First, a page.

Decades later in 1959, the electron neutrino was discovered by Clyde L. Cowan and Frederick Reines with a huge vat of heavy water. I would like to point out that part of their experiments were done at the Savannah River Plant in Augusta, GA. (I used to live in Augusta, and I am moving there again soon. Plus my name is Savannah, so I feel like I was part of this experiment.) They received the Nobel Prize for this work in 1995, one year before I was born. (Okay I’m done.)

The particle Cowan and Reines discovered, the electron neutrino, is just one of three different “flavors” of neutrinos. There are also muon and tau neutrinos, which correspond to the muon and tau particles. The flavor of a neutrino becomes apparent only when it goes through a decay process to create other charged particles. And here, just as it does with the entire “small realm” of the universe, quantum makes it weird. We can only either know a neutrino’s flavor or information about its relative mass, but not both.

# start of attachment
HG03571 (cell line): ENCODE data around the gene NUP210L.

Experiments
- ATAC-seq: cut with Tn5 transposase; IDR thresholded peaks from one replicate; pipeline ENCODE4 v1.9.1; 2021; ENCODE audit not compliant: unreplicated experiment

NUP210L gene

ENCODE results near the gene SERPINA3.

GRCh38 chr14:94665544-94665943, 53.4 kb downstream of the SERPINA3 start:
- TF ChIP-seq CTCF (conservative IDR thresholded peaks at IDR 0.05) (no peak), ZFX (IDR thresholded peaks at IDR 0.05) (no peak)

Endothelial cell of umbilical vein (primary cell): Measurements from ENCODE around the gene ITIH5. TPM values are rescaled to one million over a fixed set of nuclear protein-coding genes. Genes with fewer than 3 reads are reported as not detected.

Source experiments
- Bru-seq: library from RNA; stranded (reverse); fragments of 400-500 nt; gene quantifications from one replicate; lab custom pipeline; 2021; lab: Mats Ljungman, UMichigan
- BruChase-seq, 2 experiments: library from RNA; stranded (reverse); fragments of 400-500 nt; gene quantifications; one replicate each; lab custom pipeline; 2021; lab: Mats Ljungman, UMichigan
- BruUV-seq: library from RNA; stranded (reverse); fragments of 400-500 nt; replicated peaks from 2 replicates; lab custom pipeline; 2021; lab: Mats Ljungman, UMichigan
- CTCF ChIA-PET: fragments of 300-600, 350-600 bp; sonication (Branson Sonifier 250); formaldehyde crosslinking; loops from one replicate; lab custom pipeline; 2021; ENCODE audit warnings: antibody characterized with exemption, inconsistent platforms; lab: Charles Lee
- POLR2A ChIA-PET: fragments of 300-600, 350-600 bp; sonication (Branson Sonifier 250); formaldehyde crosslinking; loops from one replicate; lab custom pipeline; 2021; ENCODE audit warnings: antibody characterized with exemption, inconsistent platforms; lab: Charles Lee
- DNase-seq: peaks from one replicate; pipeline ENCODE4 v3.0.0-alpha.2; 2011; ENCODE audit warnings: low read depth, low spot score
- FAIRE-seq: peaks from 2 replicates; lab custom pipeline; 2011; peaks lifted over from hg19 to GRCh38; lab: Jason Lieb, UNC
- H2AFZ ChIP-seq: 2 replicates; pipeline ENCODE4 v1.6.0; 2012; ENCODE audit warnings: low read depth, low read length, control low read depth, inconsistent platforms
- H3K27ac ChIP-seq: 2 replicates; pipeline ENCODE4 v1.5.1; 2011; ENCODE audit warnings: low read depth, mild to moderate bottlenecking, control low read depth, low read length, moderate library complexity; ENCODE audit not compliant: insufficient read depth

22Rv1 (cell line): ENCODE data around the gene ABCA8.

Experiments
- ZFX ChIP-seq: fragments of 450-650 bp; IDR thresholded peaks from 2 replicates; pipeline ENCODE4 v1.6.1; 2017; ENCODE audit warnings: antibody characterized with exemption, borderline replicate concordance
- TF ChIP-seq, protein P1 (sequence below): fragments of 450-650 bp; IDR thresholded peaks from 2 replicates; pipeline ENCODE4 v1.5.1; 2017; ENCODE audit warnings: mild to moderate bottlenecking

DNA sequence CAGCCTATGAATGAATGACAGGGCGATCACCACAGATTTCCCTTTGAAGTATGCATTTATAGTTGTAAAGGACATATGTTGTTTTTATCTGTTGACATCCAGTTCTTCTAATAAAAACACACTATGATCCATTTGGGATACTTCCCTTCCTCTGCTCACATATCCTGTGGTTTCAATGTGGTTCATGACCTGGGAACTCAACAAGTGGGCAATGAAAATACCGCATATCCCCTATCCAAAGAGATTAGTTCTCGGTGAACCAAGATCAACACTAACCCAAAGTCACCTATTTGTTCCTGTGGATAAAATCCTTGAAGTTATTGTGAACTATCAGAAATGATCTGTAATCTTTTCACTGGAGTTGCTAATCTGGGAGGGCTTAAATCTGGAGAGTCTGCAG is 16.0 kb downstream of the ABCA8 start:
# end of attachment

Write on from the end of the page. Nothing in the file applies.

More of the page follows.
Neutrino mass has been a topic of intrigue, especially as of late. The Nobel Prize in Physics 2015 was given to Takaaki Kajita and Arthur B. McDonald “for the discovery of neutrino oscillations, which shows that neutrinos have mass.” This discovery was ground-breaking in the world of particle physics, because the Standard Model of particle physics, which has been widely accepted by particle physicists for the past century, predicted that neutrinos had zero mass!